Between November and March this year, a group of Build-Up employees were working at Fukushima, trying to restore facilities.
In December, a Build-Up executive told them to cover their dosimeters with lead casings when working in areas with high radiation.
Otherwise, he warned, they would quickly reach the legal limit of 50 millisieverts’ exposure in a year, and they would have to stop working.
Build-Up president Takashi Wada told Japanese media nine of the workers complied.
Dosimeters – used to measure cumulative exposure – can be worn as badges or carried as devices about the size of a smartphone.
The workers had a recording of their meeting, the Asahi Shimbun newspaper said.
“Unless we hide it with lead, exposure will max out and we cannot work,” the executive was heard saying in the recording, as quoted by the paper.
The executive apparently said he used one of the lead shields himself.
A Tepco spokesman told Reuters on Saturday the company was aware from a separate contractor that Build-Up made the lead shields, but that they were never used at the Fukushima plant.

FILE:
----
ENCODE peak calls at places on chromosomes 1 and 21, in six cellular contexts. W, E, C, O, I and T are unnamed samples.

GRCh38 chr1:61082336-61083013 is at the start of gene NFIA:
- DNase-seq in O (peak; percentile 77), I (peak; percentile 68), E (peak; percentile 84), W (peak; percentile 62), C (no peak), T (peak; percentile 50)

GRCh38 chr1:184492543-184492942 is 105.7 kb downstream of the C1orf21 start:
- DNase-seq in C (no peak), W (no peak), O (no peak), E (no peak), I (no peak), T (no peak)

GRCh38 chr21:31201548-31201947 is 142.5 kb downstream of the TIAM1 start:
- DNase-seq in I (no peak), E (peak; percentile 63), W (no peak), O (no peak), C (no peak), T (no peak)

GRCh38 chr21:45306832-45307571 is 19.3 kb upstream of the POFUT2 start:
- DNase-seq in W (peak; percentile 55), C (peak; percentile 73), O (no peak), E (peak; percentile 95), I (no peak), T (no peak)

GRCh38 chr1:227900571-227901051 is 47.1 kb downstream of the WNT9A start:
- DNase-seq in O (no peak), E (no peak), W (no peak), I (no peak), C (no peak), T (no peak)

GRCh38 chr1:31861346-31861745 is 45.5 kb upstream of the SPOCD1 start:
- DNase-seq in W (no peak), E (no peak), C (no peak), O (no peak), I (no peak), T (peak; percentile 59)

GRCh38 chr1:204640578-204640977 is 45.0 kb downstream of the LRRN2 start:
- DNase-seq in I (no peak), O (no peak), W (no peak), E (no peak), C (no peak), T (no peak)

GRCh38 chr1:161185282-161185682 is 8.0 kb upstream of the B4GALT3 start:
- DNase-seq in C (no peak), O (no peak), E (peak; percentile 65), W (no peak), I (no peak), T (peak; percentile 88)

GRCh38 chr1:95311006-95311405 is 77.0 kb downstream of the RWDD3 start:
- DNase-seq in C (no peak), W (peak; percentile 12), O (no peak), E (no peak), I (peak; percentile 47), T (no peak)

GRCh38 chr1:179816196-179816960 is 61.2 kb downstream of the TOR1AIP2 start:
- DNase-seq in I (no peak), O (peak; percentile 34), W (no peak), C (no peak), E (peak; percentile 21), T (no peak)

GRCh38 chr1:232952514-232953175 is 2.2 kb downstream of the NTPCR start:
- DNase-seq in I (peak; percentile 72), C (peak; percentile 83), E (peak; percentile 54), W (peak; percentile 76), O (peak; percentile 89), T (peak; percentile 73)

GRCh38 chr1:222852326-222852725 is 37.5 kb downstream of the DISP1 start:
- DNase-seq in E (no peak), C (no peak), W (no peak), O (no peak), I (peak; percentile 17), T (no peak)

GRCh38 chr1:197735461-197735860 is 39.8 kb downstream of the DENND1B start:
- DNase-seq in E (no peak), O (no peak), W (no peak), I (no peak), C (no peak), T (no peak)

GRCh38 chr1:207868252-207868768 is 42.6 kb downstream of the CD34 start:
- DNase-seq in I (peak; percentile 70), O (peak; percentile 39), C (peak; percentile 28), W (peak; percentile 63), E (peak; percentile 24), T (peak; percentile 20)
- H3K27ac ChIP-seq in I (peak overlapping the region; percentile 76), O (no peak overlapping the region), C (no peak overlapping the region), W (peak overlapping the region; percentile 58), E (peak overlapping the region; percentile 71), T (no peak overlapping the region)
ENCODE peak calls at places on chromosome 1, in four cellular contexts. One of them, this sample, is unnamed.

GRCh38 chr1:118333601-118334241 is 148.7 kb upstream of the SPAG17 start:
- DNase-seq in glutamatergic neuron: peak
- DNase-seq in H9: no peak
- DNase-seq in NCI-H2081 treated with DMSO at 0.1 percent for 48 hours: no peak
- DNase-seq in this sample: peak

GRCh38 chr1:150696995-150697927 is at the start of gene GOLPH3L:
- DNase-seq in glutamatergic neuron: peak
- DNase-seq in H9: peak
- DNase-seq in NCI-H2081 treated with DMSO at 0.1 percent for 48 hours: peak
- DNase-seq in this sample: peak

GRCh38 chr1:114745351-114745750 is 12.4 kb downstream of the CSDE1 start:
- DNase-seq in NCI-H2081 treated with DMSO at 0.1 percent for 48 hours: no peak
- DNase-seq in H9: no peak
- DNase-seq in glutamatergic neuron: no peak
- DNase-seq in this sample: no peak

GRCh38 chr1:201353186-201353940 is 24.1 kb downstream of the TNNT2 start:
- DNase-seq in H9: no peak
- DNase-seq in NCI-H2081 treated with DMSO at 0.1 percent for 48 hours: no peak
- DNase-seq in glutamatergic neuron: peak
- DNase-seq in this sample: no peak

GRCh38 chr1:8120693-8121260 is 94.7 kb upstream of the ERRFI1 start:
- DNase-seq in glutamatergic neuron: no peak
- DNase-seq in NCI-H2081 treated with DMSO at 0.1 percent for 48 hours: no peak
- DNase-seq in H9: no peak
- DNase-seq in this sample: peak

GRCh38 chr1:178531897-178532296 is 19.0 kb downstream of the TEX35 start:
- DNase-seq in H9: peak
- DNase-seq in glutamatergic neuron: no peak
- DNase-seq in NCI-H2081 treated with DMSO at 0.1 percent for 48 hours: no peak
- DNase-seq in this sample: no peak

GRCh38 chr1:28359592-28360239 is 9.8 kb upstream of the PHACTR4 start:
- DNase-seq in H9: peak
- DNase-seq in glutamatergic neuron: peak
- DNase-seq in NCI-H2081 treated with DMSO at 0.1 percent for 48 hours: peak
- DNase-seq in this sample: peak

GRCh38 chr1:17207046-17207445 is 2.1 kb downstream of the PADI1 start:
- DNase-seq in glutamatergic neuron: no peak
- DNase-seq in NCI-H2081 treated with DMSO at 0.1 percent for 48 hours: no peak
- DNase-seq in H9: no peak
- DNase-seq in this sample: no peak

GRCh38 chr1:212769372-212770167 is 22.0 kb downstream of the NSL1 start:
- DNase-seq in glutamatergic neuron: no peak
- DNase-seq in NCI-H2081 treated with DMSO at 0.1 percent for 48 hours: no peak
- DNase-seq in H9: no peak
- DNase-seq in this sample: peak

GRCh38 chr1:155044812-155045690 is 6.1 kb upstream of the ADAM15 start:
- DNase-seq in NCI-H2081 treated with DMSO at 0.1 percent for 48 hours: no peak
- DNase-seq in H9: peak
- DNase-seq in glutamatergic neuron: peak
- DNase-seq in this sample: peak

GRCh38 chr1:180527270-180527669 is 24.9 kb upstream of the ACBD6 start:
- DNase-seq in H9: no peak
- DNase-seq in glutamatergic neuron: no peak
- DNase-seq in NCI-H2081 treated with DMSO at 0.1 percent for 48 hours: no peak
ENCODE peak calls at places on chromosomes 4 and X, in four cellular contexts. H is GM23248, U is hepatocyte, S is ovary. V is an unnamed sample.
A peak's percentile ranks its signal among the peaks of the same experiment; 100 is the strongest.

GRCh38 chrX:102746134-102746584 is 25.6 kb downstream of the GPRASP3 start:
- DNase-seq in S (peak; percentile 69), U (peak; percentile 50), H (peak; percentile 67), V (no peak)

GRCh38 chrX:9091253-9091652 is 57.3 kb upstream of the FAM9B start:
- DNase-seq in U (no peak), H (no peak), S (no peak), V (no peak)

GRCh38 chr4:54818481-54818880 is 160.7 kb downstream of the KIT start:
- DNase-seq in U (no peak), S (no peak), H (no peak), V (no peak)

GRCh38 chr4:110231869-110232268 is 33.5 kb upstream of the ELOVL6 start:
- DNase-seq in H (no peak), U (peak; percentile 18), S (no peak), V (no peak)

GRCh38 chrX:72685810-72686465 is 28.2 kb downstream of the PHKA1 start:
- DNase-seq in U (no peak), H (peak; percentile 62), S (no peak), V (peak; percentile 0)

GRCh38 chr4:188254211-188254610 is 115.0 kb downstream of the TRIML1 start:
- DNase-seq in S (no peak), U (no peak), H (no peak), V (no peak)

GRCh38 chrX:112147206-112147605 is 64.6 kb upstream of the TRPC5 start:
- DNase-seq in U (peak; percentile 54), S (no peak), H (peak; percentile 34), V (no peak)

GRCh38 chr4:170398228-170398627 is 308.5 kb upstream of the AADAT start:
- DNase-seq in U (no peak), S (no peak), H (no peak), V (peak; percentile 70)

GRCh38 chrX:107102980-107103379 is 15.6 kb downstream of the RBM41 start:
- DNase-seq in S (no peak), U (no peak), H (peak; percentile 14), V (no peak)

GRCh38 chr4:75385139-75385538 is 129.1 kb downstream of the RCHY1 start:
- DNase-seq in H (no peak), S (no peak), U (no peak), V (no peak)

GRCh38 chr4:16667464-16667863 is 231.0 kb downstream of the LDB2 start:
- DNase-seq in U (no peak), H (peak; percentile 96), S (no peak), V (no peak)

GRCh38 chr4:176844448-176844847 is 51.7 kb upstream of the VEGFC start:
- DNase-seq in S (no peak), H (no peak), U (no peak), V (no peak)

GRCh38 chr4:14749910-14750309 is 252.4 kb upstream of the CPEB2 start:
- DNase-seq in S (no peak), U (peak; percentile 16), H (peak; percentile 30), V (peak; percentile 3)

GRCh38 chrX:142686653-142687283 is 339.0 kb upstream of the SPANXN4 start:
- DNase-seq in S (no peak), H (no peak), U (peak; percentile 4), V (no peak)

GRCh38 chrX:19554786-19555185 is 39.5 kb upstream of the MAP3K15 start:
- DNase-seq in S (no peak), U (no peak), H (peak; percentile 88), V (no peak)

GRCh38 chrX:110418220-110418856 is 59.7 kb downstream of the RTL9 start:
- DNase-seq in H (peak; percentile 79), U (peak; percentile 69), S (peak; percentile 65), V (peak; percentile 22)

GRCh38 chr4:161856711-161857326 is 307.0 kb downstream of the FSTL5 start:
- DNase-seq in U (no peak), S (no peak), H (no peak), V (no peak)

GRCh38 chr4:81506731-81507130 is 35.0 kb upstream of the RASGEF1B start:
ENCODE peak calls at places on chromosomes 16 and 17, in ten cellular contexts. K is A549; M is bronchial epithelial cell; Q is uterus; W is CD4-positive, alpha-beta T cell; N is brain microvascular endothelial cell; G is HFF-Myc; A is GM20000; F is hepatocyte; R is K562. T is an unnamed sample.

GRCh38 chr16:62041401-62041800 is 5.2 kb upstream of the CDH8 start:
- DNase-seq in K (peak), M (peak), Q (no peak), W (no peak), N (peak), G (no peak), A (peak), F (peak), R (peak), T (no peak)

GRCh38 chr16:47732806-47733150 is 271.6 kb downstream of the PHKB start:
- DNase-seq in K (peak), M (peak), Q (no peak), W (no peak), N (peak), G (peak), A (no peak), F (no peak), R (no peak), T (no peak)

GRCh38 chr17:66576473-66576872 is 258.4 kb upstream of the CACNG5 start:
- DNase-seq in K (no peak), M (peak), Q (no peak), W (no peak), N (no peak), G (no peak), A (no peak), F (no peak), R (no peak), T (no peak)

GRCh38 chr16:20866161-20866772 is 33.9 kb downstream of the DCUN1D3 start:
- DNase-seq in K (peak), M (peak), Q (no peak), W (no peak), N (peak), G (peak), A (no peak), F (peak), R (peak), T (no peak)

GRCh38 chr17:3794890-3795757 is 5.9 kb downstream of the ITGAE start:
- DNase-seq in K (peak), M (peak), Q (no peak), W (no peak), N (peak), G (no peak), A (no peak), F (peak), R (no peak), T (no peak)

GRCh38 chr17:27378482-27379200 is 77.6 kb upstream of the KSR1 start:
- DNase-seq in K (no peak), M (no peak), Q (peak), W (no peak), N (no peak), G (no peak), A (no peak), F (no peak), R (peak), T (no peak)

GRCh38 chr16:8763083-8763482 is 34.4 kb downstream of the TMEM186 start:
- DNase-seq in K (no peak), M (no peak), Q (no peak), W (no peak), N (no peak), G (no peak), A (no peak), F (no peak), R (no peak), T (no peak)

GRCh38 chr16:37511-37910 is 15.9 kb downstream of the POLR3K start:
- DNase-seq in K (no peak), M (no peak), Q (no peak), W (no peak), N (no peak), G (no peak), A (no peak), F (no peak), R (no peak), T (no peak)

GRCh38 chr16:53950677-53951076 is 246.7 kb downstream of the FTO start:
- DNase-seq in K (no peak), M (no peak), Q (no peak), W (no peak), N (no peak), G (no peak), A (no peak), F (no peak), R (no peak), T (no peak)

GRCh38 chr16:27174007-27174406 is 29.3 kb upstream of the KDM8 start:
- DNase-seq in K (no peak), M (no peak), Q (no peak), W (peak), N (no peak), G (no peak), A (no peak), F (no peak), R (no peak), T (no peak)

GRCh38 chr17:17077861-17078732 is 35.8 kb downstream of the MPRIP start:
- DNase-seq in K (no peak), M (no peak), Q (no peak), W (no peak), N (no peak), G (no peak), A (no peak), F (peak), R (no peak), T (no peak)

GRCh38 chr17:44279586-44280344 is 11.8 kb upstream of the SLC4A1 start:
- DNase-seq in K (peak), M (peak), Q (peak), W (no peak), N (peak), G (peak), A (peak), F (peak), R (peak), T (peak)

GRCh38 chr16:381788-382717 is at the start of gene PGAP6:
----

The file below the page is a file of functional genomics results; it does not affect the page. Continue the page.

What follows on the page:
Earlier this month, a Japanese parliamentary panel concluded the disaster at Fukushima was “profoundly manmade” and its effects could have been “mitigated by a more effective human response”.
All of Japan’s nuclear plants were shut down in the wake of the disaster but one, in the town of Ohi, has now partially restarted.
• Reactor cooling systems damaged after 11 March earthquake and tsunami
• Explosions occurred on 12-15 March at four reactors after gas build-up
• Tepco engineers injected seawater into reactors for cooling
• Contaminated waste-water leaked on several occasions
• Meltdowns later confirmed at three reactors
• Tepco declared ‘cold shutdown’ – meaning reactors were stable – in December 2011
A Japanese parliamentary panel has said in a report the crisis at the Fukushima nuclear plant was “a profoundly man-made disaster”.
The disaster “could and should have been foreseen and prevented” and its effects “mitigated by a more effective human response”, it said.
The report catalogued serious deficiencies in both the government and plant operator Tepco’s response.
It also blamed cultural conventions and a reluctance to question authority.
The six-reactor Fukushima Daiichi nuclear plant was badly damaged after the 11 March 2011 earthquake and tsunami knocked out cooling systems to reactors, leading to meltdowns and the release of radioactivity.
Tens of thousands of residents were evacuated from an exclusion zone around the plant as workers battled to bring reactors under control. Tepco declared the reactors stable in December 2011.